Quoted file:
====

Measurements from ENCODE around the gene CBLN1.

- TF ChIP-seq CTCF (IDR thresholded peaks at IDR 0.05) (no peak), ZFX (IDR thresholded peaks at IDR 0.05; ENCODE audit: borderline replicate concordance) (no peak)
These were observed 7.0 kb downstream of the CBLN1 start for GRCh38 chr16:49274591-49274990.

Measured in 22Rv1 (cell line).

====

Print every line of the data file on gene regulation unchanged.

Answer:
Measurements from ENCODE around the gene CBLN1.

- TF ChIP-seq CTCF (IDR thresholded peaks at IDR 0.05) (no peak), ZFX (IDR thresholded peaks at IDR 0.05; ENCODE audit: borderline replicate concordance) (no peak)
These were observed 7.0 kb downstream of the CBLN1 start for GRCh38 chr16:49274591-49274990.

Measured in 22Rv1 (cell line).